Document Type Master's Dissertation Author Du Toit, Eben Francois firstname.lastname@example.org URN etd-08172008-213855 Document Title Modelling the co-infection dynamics of HIV-1 and M. tuberculosis Degree MEng (Electronic Engineering) Department Electrical, Electronic and Computer Engineering Supervisor
Advisor Name Title Prof X Xia Committee Chair Keywords
- HIV and TB parameter estimation
- simulation of states
- dynamic system
- medical system
- non-linear systems
Date 2008-09-02 Availability unrestricted Abstract
This dissertation focuses on the modelling, identification and the parameter estimation for the co-infection of HIV-1 and M. tuberculosis. Many research papers in this field focus primarily on HIV, but multiple infections are explored here, as it is common in many individuals infected by HIV. Tuberculosis is also responsible for the highest number of casualties per year in the group of HIV-infected individuals.
A model is proposed to indicate the populations of both pathogen as well as key information factors, such as the overall infected cell population and antigen-presenting cells. Simulations are made to indicate the growth and decline in cell-type numbers for a specific individual. Such simulations would provide a means for further, well-founded investigation into appropriate treatment strategies. One previous such model developed by Kirschner is used to obtain a nominal parameter set. Furthermore, the nominal set is then used in conjunction with real-world samples provided by the National Institute for Communicable Diseases in South Africa, to solidify the credibility of the model in the practical case. This is achieved via simulations and employs parameter estimation techniques, namely the Nelder-Mead cost-function method. An identifiability study of the model is also done.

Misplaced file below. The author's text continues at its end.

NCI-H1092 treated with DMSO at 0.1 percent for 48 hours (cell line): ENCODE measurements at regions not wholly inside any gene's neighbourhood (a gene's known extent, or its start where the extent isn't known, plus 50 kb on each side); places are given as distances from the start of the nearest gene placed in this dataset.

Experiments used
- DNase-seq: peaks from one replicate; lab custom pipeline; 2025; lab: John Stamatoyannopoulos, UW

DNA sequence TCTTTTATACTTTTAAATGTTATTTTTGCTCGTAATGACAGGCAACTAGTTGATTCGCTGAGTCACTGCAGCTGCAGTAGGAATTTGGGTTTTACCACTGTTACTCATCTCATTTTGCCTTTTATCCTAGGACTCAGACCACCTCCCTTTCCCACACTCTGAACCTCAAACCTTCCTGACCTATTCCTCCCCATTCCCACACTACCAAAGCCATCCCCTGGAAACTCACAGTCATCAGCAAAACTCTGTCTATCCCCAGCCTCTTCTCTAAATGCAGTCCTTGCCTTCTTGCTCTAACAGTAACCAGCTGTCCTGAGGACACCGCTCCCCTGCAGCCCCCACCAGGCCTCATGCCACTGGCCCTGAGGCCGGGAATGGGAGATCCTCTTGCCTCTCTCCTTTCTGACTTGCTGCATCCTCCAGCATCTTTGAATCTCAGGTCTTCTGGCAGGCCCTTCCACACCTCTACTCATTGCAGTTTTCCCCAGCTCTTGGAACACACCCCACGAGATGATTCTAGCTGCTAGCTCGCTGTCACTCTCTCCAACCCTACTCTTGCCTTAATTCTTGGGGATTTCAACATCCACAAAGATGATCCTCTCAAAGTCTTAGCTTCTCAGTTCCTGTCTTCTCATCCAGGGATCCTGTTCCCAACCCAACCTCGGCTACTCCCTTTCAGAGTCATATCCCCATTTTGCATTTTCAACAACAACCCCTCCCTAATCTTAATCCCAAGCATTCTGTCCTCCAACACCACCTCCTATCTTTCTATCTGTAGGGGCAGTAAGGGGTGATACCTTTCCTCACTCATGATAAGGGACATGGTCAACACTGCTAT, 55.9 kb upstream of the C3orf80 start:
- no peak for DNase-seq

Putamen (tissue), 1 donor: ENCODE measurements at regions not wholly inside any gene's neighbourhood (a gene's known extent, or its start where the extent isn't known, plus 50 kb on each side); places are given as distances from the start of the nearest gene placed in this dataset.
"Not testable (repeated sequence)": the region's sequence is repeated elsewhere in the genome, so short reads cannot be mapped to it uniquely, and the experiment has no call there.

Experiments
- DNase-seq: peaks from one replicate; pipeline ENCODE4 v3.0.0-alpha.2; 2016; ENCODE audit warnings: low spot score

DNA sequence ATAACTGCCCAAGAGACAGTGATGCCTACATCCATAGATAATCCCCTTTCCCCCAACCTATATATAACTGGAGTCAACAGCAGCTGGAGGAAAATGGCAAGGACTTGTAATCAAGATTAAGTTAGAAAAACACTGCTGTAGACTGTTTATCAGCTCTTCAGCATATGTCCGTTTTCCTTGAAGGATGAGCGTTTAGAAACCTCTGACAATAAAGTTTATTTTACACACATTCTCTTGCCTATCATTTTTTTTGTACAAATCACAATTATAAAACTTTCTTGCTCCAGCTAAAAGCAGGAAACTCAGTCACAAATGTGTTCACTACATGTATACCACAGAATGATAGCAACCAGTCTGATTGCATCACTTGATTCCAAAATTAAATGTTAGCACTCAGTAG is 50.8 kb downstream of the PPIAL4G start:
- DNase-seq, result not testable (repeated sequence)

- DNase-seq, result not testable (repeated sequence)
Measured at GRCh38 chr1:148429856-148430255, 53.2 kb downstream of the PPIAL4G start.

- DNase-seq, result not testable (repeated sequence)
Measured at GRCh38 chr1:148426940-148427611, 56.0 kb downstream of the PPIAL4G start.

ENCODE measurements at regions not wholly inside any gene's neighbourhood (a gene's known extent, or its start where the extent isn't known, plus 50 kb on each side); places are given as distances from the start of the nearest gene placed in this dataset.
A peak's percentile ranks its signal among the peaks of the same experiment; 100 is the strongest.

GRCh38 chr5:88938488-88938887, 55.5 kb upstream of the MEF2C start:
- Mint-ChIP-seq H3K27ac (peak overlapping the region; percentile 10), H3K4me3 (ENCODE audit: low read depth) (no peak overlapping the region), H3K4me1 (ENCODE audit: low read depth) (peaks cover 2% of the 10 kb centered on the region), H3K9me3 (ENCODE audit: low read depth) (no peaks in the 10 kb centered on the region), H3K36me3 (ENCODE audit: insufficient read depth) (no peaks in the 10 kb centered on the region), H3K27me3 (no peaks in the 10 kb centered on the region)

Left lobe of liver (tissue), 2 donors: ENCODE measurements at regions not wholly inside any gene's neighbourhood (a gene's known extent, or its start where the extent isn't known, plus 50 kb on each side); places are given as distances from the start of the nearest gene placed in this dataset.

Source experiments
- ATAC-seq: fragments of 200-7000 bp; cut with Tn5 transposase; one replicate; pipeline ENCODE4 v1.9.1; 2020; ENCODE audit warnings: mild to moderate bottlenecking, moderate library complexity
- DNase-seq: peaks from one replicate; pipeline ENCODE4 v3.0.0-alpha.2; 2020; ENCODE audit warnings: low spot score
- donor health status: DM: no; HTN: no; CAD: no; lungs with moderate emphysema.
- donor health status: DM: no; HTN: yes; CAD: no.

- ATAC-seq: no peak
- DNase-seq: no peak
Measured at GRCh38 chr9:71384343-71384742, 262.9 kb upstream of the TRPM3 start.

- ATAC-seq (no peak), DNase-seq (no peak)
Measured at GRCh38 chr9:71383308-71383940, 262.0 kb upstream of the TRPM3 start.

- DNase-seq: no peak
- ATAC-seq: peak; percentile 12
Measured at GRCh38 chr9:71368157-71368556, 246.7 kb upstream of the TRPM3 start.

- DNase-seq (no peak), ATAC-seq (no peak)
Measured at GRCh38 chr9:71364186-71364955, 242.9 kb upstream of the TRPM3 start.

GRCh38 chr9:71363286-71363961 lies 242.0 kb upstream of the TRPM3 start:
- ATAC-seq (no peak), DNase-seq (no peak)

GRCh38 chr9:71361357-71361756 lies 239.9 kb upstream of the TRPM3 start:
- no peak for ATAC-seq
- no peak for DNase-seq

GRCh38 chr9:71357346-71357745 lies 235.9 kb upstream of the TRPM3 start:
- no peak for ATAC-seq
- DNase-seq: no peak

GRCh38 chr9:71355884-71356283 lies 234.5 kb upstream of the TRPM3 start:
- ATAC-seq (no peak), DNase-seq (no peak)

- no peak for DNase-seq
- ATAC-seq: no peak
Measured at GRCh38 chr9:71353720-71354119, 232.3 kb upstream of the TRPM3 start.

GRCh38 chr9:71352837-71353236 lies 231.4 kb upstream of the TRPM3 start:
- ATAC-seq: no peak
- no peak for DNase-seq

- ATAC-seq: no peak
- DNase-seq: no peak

Conclusions drawn from this study include the result that the treatment of M. tuberculosis does not affect the course of HIV-1 progression in a notable way, and that the model can indeed be used in the process of better understanding the disease profile over time of infected individuals.
© University of Pretoria 2008
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